Out of more than 140,000 contestants vying to become the 2018 Gerber Spokesbaby, Lucas Warren from Georgia will be the first with Down Syndrome in the competition’s roughly 90 year history. And, I say, what took so long!
His mother, Cortney Warren, released this in a statement: “We hope this opportunity sheds light on the special needs community and educates people that with acceptance and support, individuals with special needs have the potential to change the world — just like our Lucas.”
Tweets of support saturated social media and the internet:
I am actually quite thrilled this apparently joyful child has been named the winner. It will help to dispel so many falsehoods perpetually placed in the public sphere on the topic. Sadly, when the subject of Down Syndrome - a genetic condition that is accompanied by characteristic facial features, low muscle tone and a somewhat elevated predisposition to certain health issues (see here) - hits center stage it routinely is in the context of prenatal testing and family planning.
But, an action like this helps to spotlight the wondrous contribution a child like Lucas makes to his family, community and now the nation. And how bright his future is.
Like most conditions, there are spectrums of impairment. A misperception abounds that children with Down Syndrome are all quite sick and profoundly limited. The reality is where some might be afflicted with the known cardiac symptoms they are at higher risk for, many are not and others are able to be effectively treated and followed.
I have had the distinct pleasure of being a doctor for children with Down Syndrome and an innumerable host of disorders. The role has been a privilege and taught me so much about resilience, life and the limitless potential in all of us. No child or person for that matter is without challenges and struggles, some are simply more readily observed on the surface. Some start earlier than others and some don’t reveal themselves until adulthood. Regardless of the nature of them, my life (and the lives of those the individual directly touches) has always been enhanced and the better for the experience.
Recently, I was asked something that stuck with me when I was interviewed by a news outlet about “testing for everything” prenatally and genetic testing, in general. The question was something like “What do you say to parents who say they want to know it all beforehand because they couldn’t handle having a sick child?”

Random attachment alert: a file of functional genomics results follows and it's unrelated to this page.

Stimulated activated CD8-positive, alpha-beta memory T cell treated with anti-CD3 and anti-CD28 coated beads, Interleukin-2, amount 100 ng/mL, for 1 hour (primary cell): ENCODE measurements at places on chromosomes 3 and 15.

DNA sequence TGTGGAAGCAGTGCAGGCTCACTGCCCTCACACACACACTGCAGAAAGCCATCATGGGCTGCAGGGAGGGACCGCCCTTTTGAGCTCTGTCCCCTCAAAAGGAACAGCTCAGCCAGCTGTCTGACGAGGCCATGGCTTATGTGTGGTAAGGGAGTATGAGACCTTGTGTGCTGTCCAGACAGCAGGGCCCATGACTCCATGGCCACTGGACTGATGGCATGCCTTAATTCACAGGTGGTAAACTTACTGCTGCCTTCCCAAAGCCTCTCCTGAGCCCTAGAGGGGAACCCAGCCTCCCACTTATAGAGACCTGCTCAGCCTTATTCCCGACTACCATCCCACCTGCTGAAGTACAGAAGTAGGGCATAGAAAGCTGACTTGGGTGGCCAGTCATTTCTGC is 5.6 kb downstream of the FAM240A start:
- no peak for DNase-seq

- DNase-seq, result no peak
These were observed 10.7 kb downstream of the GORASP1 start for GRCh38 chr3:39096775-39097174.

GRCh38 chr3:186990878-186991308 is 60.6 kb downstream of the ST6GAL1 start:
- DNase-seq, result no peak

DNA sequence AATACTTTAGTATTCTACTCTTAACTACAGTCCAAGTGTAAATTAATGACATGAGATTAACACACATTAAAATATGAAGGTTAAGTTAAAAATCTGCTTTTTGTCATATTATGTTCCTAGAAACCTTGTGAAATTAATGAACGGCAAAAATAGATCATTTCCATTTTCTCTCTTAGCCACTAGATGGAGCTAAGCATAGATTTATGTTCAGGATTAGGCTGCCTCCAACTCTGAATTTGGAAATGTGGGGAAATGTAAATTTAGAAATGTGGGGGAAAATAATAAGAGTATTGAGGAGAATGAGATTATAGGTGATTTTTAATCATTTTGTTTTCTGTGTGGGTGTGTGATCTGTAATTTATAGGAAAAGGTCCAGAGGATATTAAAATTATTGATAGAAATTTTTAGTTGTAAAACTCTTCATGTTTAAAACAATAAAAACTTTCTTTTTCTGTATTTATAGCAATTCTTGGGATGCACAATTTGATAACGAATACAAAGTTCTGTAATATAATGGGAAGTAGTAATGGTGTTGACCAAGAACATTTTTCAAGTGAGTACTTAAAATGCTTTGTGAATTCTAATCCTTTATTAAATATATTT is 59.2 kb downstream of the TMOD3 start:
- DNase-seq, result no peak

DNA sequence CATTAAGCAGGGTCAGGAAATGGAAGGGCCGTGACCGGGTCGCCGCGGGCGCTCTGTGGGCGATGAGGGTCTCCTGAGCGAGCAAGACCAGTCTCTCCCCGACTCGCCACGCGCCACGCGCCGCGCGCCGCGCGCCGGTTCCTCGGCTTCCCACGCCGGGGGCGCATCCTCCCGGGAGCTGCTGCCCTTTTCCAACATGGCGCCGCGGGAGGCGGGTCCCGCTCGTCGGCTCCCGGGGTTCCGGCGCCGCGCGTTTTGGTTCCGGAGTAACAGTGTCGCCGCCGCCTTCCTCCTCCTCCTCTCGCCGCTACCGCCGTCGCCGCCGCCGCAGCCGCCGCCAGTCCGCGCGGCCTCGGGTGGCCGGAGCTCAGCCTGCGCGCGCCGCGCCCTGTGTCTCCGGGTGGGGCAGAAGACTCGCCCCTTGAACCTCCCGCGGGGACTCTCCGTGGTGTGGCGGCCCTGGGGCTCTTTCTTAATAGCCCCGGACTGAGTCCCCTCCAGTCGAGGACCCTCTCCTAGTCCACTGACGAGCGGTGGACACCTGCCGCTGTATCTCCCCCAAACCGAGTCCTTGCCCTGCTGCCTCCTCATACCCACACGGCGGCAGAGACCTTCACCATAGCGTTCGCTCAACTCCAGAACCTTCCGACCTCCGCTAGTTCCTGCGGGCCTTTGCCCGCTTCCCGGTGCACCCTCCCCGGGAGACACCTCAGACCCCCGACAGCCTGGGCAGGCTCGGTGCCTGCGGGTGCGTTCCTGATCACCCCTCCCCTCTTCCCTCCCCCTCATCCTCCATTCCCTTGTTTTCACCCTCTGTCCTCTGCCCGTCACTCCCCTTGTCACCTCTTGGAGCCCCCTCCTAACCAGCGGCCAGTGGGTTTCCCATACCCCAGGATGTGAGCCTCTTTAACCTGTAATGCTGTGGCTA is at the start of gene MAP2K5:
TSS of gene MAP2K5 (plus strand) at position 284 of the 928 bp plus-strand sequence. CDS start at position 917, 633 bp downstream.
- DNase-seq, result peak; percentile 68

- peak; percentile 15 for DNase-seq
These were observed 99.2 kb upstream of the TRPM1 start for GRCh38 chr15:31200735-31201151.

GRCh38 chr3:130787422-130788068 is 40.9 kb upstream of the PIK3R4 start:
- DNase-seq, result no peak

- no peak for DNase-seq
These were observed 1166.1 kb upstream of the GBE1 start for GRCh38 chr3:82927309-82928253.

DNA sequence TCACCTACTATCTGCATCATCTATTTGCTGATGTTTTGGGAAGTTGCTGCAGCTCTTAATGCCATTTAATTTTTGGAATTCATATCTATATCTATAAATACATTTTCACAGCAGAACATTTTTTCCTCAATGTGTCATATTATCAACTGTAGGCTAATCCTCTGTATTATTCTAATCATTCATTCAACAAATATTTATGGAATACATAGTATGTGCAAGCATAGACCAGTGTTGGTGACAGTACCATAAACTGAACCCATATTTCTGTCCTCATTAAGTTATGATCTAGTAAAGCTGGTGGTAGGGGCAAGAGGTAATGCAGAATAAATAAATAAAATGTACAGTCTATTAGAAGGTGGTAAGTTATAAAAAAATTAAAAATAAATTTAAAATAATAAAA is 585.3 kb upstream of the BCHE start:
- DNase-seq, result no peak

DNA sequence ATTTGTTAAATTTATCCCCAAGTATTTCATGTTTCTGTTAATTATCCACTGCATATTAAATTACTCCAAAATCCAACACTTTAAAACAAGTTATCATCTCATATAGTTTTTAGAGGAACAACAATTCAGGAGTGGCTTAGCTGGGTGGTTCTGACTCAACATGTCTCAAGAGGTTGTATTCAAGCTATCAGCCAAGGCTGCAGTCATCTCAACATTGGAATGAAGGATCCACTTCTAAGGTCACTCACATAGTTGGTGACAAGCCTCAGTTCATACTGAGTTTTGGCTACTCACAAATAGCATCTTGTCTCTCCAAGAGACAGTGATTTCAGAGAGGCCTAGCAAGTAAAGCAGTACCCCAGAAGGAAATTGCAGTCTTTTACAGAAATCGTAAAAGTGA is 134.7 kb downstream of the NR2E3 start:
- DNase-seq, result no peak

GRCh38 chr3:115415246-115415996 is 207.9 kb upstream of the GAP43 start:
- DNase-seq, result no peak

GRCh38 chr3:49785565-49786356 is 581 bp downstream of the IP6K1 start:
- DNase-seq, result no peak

The answer was less important since it is a highly personal discussion that would require individually and extensively addressing the specific fears that preoccupied a couple. What stayed with me more was the fact that our culture of perfection was disabling people’s belief in themselves about what they could or could not handle in life and the mere fact that fear has become such an epidemic. The question alone displayed a misunderstanding of how unpredictable the adventure of parenting is for everyone. Additionally, it underscored this false perception around what we think we can control. With good and bad big life changes, it is not uncommon for people to want to cling to what they think they can control as a coping mechanism to assuage some of the pervasive anxiety they have surrounding the transition.
But, we do them no favors when we fail to manage their expectations.
In my article The Misperceptions Of Getting ‘Tested For Everything’ In Medicine, I discuss the fallacy surrounding ruling out “everything.” It is impossible as the science for predicting many disorders is not there and spontaneous and acquired mutations or traumas are an actuality in the real world. Chasing “what ifs” usually perpetuates fear, anxiety and misplaced concern or worry. It is a false perception that such tests control our futures. While we worry so about what may happen, we tend to lose our ability to cope with what actually does and garner a false sense of security in the process.
Probabilities are funny things in healthcare. They are not resolute. They are not certainties. They shift with time, aging, medication use, co-morbidities and lifestyle changes to name a few. And, though some diseases can be eliminated from the worry list, others cannot. And a lot of luck in avoiding injury and the like should not be understated or undervalued.
Becoming a parent comes with no guarantees. Not before the birth or after. Not even as a parent to an adult child. Getting comfortable with ambiguity, a difficult task for most of us, will make for a more enjoyable, meaningful ride.